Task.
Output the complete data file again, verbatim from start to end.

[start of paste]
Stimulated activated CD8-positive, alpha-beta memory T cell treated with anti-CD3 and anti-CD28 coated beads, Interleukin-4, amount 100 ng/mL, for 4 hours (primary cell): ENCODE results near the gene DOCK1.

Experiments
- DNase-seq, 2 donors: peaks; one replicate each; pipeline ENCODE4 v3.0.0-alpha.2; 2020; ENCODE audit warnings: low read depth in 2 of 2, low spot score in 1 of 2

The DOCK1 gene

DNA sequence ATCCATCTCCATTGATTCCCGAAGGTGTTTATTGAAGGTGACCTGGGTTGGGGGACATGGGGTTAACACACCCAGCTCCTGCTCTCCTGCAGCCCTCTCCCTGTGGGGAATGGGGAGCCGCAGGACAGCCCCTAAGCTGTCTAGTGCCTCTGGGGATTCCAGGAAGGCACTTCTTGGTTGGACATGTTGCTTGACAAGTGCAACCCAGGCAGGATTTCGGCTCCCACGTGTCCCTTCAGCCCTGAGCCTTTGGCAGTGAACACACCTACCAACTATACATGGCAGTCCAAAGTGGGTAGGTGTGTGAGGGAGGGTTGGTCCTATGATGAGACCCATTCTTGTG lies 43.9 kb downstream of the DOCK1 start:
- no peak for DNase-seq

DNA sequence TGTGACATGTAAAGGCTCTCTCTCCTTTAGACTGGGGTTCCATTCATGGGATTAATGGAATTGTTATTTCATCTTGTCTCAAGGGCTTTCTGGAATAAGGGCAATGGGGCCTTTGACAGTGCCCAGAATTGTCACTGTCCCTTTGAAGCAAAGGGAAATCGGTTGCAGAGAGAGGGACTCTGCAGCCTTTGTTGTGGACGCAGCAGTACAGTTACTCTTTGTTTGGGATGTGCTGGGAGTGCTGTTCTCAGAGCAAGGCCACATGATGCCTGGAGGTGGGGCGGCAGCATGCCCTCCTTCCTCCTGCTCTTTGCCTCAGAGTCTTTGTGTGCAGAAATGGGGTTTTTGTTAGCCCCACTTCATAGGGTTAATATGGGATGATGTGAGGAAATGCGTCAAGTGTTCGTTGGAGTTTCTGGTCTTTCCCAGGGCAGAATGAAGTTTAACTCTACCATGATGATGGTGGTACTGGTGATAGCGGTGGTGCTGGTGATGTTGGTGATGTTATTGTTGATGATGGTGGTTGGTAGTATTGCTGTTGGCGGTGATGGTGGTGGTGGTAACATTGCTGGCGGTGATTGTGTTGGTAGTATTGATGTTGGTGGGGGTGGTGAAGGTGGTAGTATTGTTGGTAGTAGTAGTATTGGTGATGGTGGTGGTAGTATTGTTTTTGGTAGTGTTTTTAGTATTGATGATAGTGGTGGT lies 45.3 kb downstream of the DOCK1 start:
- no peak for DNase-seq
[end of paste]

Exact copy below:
Stimulated activated CD8-positive, alpha-beta memory T cell treated with anti-CD3 and anti-CD28 coated beads, Interleukin-4, amount 100 ng/mL, for 4 hours (primary cell): ENCODE results near the gene DOCK1.

Experiments
- DNase-seq, 2 donors: peaks; one replicate each; pipeline ENCODE4 v3.0.0-alpha.2; 2020; ENCODE audit warnings: low read depth in 2 of 2, low spot score in 1 of 2

The DOCK1 gene

DNA sequence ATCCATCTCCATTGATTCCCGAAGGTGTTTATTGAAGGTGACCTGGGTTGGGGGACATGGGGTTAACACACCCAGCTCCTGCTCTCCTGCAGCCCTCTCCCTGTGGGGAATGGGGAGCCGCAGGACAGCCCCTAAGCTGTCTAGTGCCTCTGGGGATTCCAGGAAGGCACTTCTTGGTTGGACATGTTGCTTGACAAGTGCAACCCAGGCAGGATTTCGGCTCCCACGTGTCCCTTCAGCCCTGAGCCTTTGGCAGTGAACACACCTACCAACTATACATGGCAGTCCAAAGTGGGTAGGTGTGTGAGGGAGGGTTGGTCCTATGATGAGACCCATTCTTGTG lies 43.9 kb downstream of the DOCK1 start:
- no peak for DNase-seq

DNA sequence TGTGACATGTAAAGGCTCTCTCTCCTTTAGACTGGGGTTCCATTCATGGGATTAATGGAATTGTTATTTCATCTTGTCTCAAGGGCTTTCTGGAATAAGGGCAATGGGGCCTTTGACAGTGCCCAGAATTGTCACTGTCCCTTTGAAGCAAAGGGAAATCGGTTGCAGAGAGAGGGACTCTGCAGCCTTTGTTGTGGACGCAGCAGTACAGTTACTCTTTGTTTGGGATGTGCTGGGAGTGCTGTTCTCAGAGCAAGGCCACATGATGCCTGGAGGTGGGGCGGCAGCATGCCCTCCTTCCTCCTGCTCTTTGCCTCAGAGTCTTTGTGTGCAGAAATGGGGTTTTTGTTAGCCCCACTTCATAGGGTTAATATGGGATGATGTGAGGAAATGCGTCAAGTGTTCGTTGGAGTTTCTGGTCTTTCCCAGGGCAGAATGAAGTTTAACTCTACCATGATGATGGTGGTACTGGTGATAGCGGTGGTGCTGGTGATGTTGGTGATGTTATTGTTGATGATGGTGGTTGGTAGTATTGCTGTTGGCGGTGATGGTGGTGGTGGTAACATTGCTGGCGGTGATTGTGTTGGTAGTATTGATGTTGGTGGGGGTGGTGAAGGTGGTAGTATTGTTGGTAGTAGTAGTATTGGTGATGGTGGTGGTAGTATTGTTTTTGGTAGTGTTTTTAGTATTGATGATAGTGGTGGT lies 45.3 kb downstream of the DOCK1 start:
- no peak for DNase-seq